Now is a good time, with prices down. Looking ahead 20 years, we'd like to retire from mandatory work (we can never stop working at something, but it'll be nice to have a choice). With a house that's paid off, we'd be o.k. with a meager retirement income.
But where would we get a down payment?
I looked at my beer.
Very little in life is as much fun as a night out with the wife and, often, with friends. Humans are social critters, and an evening in a pub is better than anything you see on T.V. But the price adds up:
- 3 beers each, for two people, plus something to eat can come to $50 easy
- $50 a night, 3 nights a week is $150 a week
- 52 weeks a year brings us to $7800 a year
- 5 years of this costs $39,000 ... and that, my friend, is a down payment plus!
Now, I'm not an extremist. I'm willing to share the ownership of the house with a mortgageholder. I'm very willing to go out and have a good time, buying just enough to be fair to the bartender. I've got to leave good tips if I'm generating a small tab; it's just as much work to bring a glass of lemonade to a table as it is to bring a microbrew. And I'm happy to take a sip, not a drink, just to be friendly, in a toast, or to sample something my wife finds especially good.
But I'm not happy to be literally pissing away a house. Standing in the men's room of many a bar, I have sent into the sewer our retirement piece of land. However, it's never too late to change. To make such a change stick, I need to make a commitment: a vow.
According to Larry Goniff's wonderful Cartoon History of the Universe, the ancient Medes used to reconsider sober every promise they made drunk (...and to reconsider drunk every promise they made sober.) This rule has always seemed wise to me, drunk or sober. So I thought about this vow proposal for a couple of days; it still seemed a wise move because it risked no great harm, it might have the intended effect, and I could not see another way to get the job done.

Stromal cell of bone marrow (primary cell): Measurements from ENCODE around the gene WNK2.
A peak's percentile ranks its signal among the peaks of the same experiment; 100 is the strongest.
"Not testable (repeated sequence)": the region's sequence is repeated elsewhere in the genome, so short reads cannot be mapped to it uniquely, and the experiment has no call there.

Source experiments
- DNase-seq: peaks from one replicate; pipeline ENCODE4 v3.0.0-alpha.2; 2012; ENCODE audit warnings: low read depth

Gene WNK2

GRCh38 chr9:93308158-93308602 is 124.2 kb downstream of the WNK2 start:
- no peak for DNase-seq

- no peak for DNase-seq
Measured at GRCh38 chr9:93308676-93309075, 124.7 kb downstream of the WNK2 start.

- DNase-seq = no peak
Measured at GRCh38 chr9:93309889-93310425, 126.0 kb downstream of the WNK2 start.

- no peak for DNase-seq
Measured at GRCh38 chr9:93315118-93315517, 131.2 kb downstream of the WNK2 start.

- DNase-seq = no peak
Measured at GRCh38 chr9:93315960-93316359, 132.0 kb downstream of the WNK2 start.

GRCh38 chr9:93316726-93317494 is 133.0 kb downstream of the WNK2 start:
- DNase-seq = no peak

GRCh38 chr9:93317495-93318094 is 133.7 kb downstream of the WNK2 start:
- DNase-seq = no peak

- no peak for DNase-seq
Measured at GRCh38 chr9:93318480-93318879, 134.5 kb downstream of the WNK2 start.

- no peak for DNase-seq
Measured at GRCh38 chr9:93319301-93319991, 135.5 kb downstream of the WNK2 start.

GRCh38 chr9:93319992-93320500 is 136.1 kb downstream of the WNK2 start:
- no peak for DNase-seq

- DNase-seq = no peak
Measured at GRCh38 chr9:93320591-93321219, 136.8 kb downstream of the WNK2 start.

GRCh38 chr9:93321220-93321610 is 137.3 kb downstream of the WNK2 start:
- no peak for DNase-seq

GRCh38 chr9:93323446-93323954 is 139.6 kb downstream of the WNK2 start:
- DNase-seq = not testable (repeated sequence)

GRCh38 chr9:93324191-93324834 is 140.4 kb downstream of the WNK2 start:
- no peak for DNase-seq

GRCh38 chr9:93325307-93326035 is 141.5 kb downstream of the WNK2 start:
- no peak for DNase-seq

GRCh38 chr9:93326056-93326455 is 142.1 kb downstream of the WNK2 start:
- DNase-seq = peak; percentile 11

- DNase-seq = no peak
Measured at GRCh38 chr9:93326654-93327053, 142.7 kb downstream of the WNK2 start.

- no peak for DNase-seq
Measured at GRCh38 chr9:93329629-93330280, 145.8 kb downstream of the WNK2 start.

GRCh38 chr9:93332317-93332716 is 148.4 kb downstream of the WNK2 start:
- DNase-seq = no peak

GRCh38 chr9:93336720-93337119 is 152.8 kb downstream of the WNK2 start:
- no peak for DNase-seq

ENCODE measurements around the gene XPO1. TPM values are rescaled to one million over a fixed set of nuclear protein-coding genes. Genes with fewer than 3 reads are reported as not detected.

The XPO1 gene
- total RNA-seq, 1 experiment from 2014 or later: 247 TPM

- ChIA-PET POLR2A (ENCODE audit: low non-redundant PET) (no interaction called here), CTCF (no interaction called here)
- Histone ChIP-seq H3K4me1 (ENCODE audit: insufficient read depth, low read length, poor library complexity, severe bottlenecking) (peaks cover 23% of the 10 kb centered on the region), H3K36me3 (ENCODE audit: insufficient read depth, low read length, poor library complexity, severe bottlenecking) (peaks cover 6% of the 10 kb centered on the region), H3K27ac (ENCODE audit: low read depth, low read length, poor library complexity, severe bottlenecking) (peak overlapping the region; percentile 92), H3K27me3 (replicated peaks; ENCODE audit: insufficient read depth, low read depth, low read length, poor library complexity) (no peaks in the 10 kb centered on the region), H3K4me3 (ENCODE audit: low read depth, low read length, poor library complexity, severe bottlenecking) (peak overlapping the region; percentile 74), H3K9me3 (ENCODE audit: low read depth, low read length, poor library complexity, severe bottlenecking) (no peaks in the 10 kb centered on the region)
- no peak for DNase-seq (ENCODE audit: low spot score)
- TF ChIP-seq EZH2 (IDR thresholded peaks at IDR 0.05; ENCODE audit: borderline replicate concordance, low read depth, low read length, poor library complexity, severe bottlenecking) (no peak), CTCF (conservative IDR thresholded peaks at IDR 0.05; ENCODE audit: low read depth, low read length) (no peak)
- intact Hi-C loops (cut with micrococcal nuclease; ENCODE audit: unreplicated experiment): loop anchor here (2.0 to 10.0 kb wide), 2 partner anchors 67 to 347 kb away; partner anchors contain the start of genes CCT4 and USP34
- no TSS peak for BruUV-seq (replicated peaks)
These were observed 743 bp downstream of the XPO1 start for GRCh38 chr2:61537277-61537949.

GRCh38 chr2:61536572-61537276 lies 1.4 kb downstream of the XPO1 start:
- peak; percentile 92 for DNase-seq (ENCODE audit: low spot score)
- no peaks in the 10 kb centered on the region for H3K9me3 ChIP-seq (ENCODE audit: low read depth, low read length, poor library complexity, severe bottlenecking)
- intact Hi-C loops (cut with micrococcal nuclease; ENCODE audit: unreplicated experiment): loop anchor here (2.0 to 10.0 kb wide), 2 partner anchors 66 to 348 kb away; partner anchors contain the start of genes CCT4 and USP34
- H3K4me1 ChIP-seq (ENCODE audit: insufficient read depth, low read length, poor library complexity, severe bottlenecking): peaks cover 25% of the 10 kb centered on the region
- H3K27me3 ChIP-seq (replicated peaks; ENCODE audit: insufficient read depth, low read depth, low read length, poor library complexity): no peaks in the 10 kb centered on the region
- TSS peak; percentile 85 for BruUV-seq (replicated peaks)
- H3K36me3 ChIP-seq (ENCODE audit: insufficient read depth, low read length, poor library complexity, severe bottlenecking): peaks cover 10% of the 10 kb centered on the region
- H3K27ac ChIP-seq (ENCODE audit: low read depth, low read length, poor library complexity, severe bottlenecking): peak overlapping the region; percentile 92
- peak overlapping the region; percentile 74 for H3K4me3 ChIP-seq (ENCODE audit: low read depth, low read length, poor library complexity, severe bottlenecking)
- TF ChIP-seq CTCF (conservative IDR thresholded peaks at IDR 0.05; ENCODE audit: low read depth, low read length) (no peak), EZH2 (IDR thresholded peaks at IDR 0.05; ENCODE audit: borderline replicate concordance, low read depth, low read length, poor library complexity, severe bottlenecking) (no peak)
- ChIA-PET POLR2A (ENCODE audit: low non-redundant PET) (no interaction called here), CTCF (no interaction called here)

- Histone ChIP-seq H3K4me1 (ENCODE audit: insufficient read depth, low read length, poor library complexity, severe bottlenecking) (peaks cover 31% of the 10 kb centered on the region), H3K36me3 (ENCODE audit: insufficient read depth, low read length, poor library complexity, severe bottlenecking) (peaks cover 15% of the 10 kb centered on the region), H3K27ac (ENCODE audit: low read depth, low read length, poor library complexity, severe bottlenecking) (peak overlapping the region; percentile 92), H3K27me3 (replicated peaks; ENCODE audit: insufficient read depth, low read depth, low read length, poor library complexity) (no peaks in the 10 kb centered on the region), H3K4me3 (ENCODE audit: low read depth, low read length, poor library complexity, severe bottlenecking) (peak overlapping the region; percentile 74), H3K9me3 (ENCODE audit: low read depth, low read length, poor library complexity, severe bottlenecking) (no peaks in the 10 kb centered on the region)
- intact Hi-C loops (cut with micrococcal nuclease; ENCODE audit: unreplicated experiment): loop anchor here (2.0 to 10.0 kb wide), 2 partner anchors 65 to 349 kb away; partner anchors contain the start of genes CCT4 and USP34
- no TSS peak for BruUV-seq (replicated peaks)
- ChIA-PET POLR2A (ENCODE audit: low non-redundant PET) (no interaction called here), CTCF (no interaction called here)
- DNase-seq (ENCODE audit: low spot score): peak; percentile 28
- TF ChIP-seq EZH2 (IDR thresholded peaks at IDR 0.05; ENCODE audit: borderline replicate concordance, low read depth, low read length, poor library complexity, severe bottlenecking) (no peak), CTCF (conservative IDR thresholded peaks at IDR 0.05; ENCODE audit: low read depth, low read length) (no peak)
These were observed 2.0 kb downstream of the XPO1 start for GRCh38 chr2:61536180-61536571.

Therefore, I made the vow: I will not have a drink of alcohol until we cross the threshold of a home we own
(... with the bank...).
A vow is a promise to make to yourself. You may include others, as in a marriage vow. But the first person you make any such promise to is yourself, so you'd better plan on keeping it! If you break a vow, you can't really talk your way out of it, or bribe yourself with flowers, or find another self to live with. So it's best to stay away from vows unless you like the challenge and will do what it takes to fulfill it.
As it happens, this vow is not particularly onerous. I've learned that bartenders are quite happy to bring you a lemonade or iced tea (see note on tips, above) although the fun ones are also happy to have a little fun with it. What the heck!
The money is adding up, slow like a turtle, but also steady. Another thing that is adding up is the time. Without the spur of alcohol, we go out a little bit less but we read a little bit more, work on projects more, and have time to look at prospect houses more. In particular, let me mention weekends: there was a time where I could drink all night and get up the next day feeling fresh, but that was a lot of brain cells ago. Today, one or two pitchers, and I'm ready to sleep. This is fine for late in the evening, but having lunch in a pub on a weekend meant that I'd nap til dinner, and therefore blow one of my most productive periods. Now I have those early weekend evenings back, and I like them!
A final, albeit mixed, benefit is this: when you're playing any sort of game that requires thinking to win, and everyone else is drinking, but you're not, you have a huge advantage. Use this superpower only for good!
One day, we will cross the threshold of the house we own (...with the bank...). And on the other side of the threshold will be a nice drink, or to be honest, a great many nice drinks. I won't be driving, using power tools, or winning at cards for at least a day after. But the vow will have worked and we will be happy.